Tuesday, April 26, 2016

It's World Intellectual Property Day. This is a day to improve understanding about trademark, patents, copyright, and other intellectual property protections. So, here's a brief history of U.S. copyright law...........................

The Constitution establishes the right to copyright, but leaves it up to Congress to determine how long copyright should last.

Copyright Act of 1790 – Established a copyright with a term of 14 years, with a 14-year renewal. Copyright must be filed for. Renewal must be filed for (it is not automatic).

Copyright Act of 1831 – Extended the term of a copyright to 28 years, with a 14-year renewal.

Copyright Act of 1909 – Kept the copyright term at 28 years, but extended the renewal term to 28 years. Now a notice of copyright (the famous "(c) Tim Evanson") must be attached to the copyrighted work.

Beginning in 1964, Congress began to debate major changes to copyright. This was spurred by the plight of Joe Shuster and Jerry Siegel, the men who created Superman but sold their work to National Publications for a pittance and now (in old age) were living in poverty. Congress decided to allow authors who'd sold their work prior to the new act to "claw back" their rights after 56 years had passed. To assuage corporations, Congress agreed to extend the copyright term......................

Copyright Act of 1976 – Extended the copyright term to either 75 years or life of the author plus 50 years. Notice of copyright no longer needed to be attached to the work. No longer did one need to file for copyright; copyright was automatic the moment the work was published. Made all works published prior to January 1, 1923, in the public domain. Gave artists the right to recover copyrights when their renewal was up. Renewal still needed to be filed for any work created prior to 1976.

Copyright Renewal Act of 1992 – Removed the formal renewal requirement for any work published after 1964.

But what if a work had been set in final form (like a story or photograph) prior to 1923, but NOT published? What was their status? No one was sure.

And then, The Walt Disney Co. suddenly faced a real dilemma: Mickey Mouse had been created in 1928. His copyright should have expired in 1984, but the Copyright Act of 1976 allowed the copyright to extend to "life of author plus 50". Unfortunately, Walt Disney had died in 1966. This meant the copyright on Mickey Mouse was going to expire in 2016!! Disney was terrified at the possibility of losing access to their biggest money-machine. So they began to lobby Congress for an extension to copyright....................................


Copyright Term Extension Act of 1998 – Also known as "The Mickey Mouse Copyright Act". It extended the copyright term to a whopping 95 years for all works published from January 1, 1923, to December 31, 1977; copyright was now life-of-author plus 70 years for all works published January 1, 1978, or later. Unpublished works created prior to 1978 have a copyright that runs 120 years from the date of creation (if known) or life-of-author plus 70 years, with the provision that no such work shall lose its copyright prior to 2003. Unpublished works created between 1978 and 2003 have a copyright that runs 120 years from the date of creation (if known) or life-of-author plus 70 years, with the provision that no such work shall lose its copyright prior to 2047.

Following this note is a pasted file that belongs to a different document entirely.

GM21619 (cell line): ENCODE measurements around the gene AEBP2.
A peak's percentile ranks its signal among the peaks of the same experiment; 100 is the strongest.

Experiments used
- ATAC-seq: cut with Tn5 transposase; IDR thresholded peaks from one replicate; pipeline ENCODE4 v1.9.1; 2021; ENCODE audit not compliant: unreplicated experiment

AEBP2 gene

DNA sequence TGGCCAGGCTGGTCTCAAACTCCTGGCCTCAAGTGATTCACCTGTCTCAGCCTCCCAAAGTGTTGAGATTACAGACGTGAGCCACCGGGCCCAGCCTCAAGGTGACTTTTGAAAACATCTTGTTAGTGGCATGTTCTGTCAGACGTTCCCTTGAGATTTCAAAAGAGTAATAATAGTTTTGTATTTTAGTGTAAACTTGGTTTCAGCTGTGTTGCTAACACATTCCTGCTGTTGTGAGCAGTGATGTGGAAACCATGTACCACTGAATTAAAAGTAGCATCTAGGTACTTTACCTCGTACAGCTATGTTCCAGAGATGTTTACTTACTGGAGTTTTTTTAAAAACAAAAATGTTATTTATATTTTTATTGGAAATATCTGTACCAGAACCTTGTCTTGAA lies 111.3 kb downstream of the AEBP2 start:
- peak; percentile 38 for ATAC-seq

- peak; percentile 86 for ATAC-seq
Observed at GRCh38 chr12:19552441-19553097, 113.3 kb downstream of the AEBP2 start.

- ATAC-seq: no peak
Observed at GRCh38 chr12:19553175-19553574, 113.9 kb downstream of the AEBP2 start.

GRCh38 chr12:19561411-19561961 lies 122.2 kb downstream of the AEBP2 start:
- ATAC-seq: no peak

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Note 1: In "Golan v. Holder", 132 S.Ct. 873 (2012), the Supreme Court ruled that Congress, at its discretion, can restore copyright to a work even if that work has entered the public domain. This means that a person may use a public domain image today, but if Congress re-copyrights it -- then that person is suddenly in violation of copyright.

Note 2: "Publication" is the key word here. Ideas cannot be copyrighted. If you have an idea for a sword-and-sorcery novel, anyone can use it. For copyright to function, an idea must first be put into a fixed form. Then the work must be published. Public performance or public display does NOT constitute publication. (That's because the creator is now allowing anyone else to own, hold, or use the work.) Only the distribution to the public by sale or other transfer of ownership, or by rental lease, or by lending constitutes publication. ("Public" means no explicit or implicit restrictions with respect to the content.)

Notice how this works: Great-Grandma Josephine takes a photograph on January 1, 1923. She obtains copyright to her work immediately under the 1976 act. She dies in 1945. Her photo will not enter the public domain until 2043. In 2042, however, "Photographia: The Magazine of Photographic History" publishes her photograph with the permission of her heirs. The work now does not lose its copyright for 95 more years.

Notice how this works: Great-Grandma Hermione takes a photograph....sometime. We are not sure when. She obtains copyright to her work immediately under the 1976 act. She dies in 1945. Her photo will not enter the public domain until 2015. In 2014, however, "Photography of the Lost Ages" magazine publishes her photograph with the permission of her heirs. The work now does not lose its copyright for 95 more years.

This is a major risk. The 1976 copyright act essentially provides a double-copyright, protecting works for as long as 215 years.

Is that how it's supposed to work? I don't think so, but it does.

Mickey Mouse will now lose his copyright in 2036. If you don't think the Walt Disney Co. is heavily lobbying Congress for yet another extension, you're a fool.

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